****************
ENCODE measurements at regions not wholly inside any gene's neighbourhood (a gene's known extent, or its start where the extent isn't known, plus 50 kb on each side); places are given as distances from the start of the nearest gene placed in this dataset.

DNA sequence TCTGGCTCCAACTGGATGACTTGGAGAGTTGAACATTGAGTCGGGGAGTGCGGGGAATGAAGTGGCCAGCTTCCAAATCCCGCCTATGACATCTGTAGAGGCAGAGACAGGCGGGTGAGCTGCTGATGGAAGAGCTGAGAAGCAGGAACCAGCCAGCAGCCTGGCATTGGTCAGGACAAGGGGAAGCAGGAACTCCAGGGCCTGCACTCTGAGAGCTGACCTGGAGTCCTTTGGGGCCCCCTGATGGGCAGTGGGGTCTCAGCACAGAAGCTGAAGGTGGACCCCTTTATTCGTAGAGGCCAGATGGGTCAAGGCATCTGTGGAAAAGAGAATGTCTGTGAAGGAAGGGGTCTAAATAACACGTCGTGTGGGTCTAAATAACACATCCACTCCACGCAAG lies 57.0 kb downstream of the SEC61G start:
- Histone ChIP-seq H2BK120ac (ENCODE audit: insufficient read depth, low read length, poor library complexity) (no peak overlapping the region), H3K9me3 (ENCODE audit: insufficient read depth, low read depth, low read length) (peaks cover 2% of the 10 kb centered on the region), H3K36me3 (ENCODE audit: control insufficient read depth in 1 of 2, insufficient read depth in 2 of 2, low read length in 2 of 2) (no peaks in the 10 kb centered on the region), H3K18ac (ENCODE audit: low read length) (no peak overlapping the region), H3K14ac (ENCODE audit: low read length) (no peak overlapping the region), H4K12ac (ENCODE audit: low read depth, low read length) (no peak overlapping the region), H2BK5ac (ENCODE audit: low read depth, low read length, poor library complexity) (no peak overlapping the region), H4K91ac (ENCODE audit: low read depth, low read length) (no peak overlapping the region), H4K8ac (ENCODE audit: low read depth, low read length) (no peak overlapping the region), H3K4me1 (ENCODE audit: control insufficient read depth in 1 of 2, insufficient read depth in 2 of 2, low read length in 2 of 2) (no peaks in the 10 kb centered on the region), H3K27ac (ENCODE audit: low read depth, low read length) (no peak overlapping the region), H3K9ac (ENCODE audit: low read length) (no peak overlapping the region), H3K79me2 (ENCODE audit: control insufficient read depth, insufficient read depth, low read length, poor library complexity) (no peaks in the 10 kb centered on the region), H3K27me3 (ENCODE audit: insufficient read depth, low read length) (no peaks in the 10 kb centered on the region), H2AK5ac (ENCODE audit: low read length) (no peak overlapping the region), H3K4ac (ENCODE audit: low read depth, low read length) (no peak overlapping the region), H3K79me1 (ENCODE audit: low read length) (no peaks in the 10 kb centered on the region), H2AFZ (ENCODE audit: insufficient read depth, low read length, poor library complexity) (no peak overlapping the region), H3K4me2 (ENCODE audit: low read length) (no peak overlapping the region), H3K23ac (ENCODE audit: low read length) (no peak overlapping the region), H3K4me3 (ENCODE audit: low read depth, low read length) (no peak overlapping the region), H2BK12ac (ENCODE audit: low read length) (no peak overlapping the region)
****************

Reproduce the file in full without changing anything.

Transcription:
ENCODE measurements at regions not wholly inside any gene's neighbourhood (a gene's known extent, or its start where the extent isn't known, plus 50 kb on each side); places are given as distances from the start of the nearest gene placed in this dataset.

DNA sequence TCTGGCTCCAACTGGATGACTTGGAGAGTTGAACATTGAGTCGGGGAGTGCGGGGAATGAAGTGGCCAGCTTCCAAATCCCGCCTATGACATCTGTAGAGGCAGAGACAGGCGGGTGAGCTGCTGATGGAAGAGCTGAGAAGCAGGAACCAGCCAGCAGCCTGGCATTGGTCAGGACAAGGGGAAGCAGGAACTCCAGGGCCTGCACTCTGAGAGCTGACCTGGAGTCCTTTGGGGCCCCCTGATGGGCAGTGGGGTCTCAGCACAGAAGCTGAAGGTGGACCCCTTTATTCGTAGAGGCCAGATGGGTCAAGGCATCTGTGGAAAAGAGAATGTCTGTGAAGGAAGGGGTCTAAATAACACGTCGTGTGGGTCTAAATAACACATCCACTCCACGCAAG lies 57.0 kb downstream of the SEC61G start:
- Histone ChIP-seq H2BK120ac (ENCODE audit: insufficient read depth, low read length, poor library complexity) (no peak overlapping the region), H3K9me3 (ENCODE audit: insufficient read depth, low read depth, low read length) (peaks cover 2% of the 10 kb centered on the region), H3K36me3 (ENCODE audit: control insufficient read depth in 1 of 2, insufficient read depth in 2 of 2, low read length in 2 of 2) (no peaks in the 10 kb centered on the region), H3K18ac (ENCODE audit: low read length) (no peak overlapping the region), H3K14ac (ENCODE audit: low read length) (no peak overlapping the region), H4K12ac (ENCODE audit: low read depth, low read length) (no peak overlapping the region), H2BK5ac (ENCODE audit: low read depth, low read length, poor library complexity) (no peak overlapping the region), H4K91ac (ENCODE audit: low read depth, low read length) (no peak overlapping the region), H4K8ac (ENCODE audit: low read depth, low read length) (no peak overlapping the region), H3K4me1 (ENCODE audit: control insufficient read depth in 1 of 2, insufficient read depth in 2 of 2, low read length in 2 of 2) (no peaks in the 10 kb centered on the region), H3K27ac (ENCODE audit: low read depth, low read length) (no peak overlapping the region), H3K9ac (ENCODE audit: low read length) (no peak overlapping the region), H3K79me2 (ENCODE audit: control insufficient read depth, insufficient read depth, low read length, poor library complexity) (no peaks in the 10 kb centered on the region), H3K27me3 (ENCODE audit: insufficient read depth, low read length) (no peaks in the 10 kb centered on the region), H2AK5ac (ENCODE audit: low read length) (no peak overlapping the region), H3K4ac (ENCODE audit: low read depth, low read length) (no peak overlapping the region), H3K79me1 (ENCODE audit: low read length) (no peaks in the 10 kb centered on the region), H2AFZ (ENCODE audit: insufficient read depth, low read length, poor library complexity) (no peak overlapping the region), H3K4me2 (ENCODE audit: low read length) (no peak overlapping the region), H3K23ac (ENCODE audit: low read length) (no peak overlapping the region), H3K4me3 (ENCODE audit: low read depth, low read length) (no peak overlapping the region), H2BK12ac (ENCODE audit: low read length) (no peak overlapping the region)